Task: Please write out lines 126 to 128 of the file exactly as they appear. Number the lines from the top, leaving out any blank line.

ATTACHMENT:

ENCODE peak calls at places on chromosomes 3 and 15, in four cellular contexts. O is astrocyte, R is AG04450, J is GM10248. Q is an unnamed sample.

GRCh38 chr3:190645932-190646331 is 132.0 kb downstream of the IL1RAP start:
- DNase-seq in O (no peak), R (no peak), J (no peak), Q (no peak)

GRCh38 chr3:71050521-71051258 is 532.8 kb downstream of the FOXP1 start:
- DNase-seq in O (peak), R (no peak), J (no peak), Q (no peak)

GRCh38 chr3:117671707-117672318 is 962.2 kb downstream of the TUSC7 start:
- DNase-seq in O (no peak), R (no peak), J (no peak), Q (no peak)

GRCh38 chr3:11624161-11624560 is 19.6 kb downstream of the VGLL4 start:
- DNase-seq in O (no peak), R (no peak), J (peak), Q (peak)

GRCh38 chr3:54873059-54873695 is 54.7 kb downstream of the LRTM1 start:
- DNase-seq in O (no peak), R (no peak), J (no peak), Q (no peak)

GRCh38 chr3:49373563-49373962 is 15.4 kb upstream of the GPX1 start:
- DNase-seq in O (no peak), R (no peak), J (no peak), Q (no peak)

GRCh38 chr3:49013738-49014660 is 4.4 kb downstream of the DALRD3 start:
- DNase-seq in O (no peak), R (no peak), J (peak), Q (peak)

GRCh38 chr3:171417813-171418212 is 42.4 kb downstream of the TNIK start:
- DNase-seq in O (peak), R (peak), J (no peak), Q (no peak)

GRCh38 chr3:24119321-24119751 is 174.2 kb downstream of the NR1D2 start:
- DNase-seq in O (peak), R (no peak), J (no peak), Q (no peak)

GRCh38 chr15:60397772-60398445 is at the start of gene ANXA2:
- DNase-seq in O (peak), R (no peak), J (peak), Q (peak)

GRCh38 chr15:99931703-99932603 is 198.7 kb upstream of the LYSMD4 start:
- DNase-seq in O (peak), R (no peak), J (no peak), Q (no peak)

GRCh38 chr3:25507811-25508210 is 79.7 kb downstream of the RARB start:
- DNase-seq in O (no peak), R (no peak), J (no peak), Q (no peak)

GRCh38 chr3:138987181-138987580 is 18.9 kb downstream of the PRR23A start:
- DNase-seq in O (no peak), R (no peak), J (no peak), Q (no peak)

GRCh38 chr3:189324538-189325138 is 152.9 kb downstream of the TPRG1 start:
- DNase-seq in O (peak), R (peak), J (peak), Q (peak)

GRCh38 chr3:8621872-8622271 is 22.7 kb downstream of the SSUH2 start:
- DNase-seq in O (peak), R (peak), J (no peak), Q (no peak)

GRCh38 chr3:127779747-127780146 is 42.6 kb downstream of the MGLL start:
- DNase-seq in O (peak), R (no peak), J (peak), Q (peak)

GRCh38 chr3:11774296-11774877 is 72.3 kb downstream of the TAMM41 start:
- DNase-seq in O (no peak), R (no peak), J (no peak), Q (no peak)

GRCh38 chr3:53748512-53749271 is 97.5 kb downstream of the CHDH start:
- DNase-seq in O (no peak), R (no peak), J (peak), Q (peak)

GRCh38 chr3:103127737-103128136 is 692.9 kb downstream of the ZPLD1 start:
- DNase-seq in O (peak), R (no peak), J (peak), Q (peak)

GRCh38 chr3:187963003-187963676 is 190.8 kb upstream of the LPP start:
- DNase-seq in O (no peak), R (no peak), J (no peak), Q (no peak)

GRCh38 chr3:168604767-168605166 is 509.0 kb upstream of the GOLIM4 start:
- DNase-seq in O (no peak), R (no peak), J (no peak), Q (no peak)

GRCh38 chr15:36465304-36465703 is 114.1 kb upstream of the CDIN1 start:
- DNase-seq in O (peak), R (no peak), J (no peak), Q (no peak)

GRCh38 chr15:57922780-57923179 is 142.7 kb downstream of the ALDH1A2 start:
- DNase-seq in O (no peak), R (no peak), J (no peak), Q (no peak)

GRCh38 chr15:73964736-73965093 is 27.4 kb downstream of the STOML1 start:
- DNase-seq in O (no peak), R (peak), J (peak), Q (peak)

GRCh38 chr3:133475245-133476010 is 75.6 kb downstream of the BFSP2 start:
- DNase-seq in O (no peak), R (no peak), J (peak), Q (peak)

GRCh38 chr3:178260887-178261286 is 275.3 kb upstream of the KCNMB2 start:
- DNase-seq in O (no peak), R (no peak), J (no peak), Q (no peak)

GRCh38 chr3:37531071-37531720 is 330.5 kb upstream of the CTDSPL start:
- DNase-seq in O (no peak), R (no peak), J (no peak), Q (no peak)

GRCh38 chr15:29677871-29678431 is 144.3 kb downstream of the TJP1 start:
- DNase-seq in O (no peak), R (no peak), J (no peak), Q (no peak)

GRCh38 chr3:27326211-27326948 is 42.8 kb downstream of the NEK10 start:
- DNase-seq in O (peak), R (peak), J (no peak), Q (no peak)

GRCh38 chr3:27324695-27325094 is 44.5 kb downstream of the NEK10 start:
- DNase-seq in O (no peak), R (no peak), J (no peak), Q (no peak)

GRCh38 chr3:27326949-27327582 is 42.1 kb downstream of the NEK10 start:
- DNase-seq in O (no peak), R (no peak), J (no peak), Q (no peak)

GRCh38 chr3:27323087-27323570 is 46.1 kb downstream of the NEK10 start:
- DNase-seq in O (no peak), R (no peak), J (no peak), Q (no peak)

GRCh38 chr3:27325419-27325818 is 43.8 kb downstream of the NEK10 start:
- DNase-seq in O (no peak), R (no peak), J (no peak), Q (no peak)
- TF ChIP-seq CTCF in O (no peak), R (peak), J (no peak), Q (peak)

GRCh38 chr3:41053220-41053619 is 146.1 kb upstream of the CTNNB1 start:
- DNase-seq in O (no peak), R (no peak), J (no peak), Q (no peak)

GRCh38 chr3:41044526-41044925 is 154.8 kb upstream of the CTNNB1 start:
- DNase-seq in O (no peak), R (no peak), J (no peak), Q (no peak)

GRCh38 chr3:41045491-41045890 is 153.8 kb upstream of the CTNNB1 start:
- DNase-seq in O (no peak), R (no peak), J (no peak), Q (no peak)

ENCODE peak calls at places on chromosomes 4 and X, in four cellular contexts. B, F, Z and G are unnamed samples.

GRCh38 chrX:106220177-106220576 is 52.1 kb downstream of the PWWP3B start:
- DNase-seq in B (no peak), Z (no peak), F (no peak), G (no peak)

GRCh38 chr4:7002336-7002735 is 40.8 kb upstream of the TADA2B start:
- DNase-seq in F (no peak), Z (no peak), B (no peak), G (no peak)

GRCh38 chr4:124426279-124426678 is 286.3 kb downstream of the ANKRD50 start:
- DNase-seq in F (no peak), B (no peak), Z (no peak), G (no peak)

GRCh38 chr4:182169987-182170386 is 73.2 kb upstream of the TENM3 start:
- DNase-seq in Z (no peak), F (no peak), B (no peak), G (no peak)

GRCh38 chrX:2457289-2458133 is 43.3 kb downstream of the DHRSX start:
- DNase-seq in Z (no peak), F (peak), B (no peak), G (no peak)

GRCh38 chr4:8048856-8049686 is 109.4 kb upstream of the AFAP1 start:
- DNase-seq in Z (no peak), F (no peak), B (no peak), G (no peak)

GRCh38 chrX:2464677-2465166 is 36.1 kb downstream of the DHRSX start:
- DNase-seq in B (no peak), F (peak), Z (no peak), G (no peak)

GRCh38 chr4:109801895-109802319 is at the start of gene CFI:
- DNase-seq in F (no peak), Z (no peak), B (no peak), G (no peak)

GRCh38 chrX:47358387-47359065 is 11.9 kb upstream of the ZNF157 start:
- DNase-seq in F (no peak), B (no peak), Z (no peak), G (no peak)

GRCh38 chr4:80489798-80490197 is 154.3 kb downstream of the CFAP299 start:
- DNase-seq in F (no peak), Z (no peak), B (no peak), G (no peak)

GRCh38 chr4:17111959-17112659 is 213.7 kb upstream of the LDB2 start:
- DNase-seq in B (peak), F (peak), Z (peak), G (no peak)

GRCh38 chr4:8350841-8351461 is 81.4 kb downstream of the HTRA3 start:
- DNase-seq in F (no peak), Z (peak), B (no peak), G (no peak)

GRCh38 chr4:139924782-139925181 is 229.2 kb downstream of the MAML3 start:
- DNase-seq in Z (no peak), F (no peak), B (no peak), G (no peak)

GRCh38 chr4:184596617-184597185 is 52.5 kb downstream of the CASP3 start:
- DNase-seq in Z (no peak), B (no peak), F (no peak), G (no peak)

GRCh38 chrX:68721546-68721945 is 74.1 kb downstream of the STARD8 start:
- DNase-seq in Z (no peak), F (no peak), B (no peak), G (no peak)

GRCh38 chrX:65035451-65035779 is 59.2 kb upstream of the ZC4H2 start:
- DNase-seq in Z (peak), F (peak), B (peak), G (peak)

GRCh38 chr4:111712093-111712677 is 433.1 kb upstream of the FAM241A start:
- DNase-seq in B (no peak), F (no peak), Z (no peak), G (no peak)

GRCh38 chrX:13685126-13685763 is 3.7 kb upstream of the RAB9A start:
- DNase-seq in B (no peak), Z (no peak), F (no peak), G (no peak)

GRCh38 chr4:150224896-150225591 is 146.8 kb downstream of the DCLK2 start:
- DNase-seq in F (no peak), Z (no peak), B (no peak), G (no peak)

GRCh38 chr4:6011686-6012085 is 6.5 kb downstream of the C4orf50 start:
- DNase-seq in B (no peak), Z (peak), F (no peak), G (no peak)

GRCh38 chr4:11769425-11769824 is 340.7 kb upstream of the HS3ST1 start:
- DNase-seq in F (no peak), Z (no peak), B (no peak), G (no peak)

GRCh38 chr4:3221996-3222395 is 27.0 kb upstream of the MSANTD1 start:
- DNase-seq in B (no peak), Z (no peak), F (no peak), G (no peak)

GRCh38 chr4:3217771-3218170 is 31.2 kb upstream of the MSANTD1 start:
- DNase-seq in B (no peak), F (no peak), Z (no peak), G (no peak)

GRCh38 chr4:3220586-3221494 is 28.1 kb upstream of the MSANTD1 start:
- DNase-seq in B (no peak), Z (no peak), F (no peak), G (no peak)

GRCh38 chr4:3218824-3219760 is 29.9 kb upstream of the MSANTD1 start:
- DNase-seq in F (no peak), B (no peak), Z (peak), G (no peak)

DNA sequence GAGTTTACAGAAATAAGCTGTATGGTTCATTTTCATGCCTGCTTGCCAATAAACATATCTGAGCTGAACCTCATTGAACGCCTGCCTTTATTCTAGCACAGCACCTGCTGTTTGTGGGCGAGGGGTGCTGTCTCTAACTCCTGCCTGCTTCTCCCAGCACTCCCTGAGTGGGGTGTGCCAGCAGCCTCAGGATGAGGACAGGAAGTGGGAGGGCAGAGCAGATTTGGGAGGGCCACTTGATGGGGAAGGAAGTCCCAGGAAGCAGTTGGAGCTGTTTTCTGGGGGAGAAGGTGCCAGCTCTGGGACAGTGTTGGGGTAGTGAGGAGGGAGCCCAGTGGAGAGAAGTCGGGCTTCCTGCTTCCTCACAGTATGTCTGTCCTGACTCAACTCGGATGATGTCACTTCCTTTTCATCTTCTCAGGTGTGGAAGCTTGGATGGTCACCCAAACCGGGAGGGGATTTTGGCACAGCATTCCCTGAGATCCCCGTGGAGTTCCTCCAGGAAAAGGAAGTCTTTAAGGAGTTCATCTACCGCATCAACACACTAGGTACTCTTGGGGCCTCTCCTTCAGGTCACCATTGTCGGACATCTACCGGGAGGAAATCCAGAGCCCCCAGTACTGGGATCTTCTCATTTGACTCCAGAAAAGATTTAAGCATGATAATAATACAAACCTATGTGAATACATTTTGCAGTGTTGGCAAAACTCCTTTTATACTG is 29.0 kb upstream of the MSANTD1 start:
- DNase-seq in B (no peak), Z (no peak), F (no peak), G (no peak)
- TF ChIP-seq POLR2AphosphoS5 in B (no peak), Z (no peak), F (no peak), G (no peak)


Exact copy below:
DNA sequence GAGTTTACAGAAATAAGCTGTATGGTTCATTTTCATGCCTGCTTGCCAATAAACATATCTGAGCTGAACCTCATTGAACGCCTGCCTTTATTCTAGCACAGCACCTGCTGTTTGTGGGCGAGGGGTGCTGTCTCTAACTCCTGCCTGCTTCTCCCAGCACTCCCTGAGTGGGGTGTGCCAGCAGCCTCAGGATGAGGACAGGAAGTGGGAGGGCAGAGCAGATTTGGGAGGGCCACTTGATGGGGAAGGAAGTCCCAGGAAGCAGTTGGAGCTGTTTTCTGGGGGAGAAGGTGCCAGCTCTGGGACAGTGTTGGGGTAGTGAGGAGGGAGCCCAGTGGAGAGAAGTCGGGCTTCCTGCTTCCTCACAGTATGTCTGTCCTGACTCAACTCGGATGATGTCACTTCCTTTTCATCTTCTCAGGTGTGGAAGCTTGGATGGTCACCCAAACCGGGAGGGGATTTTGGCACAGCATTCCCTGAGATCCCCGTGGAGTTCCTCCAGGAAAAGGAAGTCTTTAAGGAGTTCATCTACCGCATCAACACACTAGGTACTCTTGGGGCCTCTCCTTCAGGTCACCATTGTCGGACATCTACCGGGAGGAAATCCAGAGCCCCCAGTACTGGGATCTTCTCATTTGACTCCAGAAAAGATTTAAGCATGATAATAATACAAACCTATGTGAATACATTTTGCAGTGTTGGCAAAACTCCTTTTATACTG is 29.0 kb upstream of the MSANTD1 start:
- DNase-seq in B (no peak), Z (no peak), F (no peak), G (no peak)
- TF ChIP-seq POLR2AphosphoS5 in B (no peak), Z (no peak), F (no peak), G (no peak)